The Columbia Star (South Carolina) carried an article describing the insights of corporate anthropologist Andi Simon about the value of women business leaders. In her research with women business leaders in the U.S., Simons finds that the women who know how to create success are not just building better businesses, they are changing the way people work: “The corporate cultures in women-run businesses reflect the personal beliefs and values of the women leading them….And those businesses tend to be highly successful.” Author of On the Brink: A Fresh Lens to Take Your Business to New Heights, she is founder and CEO of Simon Associates Management Consultants.

faith and health (Alabama) reported on findings published in the Medical Anthropology Quarterly by Mary Rebecca Read-Wahidi, former anthropology doctoral student, and her advisor, Jason A. DeCaro, associate professor of anthropology at the University of Alabama. Read-Wahidi conducted interviews with Mexican immigrants in Scott County, Mississippi, which has a large Hispanic population. Devotion to Our Lady of Guadalupe, the research indicates, helps people cope with the stress of immigration. Read-Wahidi says: “Our results show how people who fit the model of what it means to be a Guadalupan devotee in Scott County, Mississippi, don’t have that expected decrease in well-being when faced with some pretty intense daily stressors.”  De Caro adds: “It [faith] has provided a kind of buffer of the stresses impacting their health…It does not mean they are unaware of the stress and everything is roses, but they are able to let it roll off their back, more or less.”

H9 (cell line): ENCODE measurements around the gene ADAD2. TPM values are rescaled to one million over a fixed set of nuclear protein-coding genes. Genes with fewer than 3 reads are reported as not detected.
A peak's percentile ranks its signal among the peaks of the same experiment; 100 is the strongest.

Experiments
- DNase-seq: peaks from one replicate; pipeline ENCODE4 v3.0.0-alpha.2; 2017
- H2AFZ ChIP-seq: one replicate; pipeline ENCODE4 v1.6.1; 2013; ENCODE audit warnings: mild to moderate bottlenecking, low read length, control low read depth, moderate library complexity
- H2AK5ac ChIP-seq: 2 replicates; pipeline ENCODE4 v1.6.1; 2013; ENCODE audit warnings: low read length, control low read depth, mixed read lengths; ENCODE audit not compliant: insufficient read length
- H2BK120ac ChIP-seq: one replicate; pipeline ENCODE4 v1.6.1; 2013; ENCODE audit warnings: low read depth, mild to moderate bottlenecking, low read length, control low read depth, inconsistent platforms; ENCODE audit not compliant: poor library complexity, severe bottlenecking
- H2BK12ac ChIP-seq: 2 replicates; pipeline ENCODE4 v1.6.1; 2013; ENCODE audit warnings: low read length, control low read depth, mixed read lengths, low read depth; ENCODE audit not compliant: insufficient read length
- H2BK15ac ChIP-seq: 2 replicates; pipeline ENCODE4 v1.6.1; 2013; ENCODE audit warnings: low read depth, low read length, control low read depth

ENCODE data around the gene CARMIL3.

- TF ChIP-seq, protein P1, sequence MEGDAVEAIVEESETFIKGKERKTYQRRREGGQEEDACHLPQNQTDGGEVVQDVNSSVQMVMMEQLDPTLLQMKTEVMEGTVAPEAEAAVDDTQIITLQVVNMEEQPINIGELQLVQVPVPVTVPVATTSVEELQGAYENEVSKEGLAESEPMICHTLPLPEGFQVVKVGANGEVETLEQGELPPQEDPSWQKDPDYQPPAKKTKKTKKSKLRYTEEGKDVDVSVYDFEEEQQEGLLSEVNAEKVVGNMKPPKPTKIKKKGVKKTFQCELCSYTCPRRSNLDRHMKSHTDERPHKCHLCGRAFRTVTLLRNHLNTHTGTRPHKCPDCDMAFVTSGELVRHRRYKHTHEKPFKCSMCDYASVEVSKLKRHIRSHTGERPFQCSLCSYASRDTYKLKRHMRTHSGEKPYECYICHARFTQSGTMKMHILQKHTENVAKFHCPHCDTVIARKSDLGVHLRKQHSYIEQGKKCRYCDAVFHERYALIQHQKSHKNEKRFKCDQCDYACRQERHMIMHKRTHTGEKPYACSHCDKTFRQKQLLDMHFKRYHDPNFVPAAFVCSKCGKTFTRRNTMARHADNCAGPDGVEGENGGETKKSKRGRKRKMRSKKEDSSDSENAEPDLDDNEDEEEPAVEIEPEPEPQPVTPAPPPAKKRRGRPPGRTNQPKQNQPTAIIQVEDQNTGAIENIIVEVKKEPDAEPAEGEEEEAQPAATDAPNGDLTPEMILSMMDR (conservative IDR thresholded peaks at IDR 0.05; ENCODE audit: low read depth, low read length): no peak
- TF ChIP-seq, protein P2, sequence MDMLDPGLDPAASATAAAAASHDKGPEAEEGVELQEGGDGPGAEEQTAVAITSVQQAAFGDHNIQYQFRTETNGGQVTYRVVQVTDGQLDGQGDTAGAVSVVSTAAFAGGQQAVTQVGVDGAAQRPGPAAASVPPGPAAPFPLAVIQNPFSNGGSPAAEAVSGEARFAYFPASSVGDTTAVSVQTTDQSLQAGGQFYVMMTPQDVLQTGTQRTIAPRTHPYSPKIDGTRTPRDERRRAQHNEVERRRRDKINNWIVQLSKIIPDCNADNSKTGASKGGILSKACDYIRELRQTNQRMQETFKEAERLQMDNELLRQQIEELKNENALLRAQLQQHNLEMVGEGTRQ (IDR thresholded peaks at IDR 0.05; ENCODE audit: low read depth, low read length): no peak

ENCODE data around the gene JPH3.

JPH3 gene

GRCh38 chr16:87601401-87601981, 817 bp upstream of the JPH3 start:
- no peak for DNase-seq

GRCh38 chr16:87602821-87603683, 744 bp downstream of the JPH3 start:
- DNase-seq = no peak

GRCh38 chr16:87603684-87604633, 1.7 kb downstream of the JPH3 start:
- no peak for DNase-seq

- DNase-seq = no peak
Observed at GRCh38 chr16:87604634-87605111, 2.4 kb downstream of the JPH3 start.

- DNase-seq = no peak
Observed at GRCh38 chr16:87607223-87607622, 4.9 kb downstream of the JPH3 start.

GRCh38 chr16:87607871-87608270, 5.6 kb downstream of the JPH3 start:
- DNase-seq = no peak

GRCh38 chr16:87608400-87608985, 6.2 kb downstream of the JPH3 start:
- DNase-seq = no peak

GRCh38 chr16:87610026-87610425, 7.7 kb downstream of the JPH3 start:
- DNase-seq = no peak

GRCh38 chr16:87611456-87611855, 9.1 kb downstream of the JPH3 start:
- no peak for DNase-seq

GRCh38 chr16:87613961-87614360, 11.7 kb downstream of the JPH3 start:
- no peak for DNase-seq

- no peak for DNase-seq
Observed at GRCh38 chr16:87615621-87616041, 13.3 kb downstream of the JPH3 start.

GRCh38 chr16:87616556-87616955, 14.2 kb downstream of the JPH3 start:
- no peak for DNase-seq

interactive film screened around the world reported about the success of an interactive film, The Maribor Uprisings, which lets audiences experience the massive protests in the Slovenian city in 2012. Viewers make choices along the way, for example, as to whether or not to follow the protestors. In its many screenings around the world, audience participation has taken the film in different directions. Co-directors of the film are Milton Guillen, a former Colby College student, and Maple Razsa, professor of anthropology at Colby.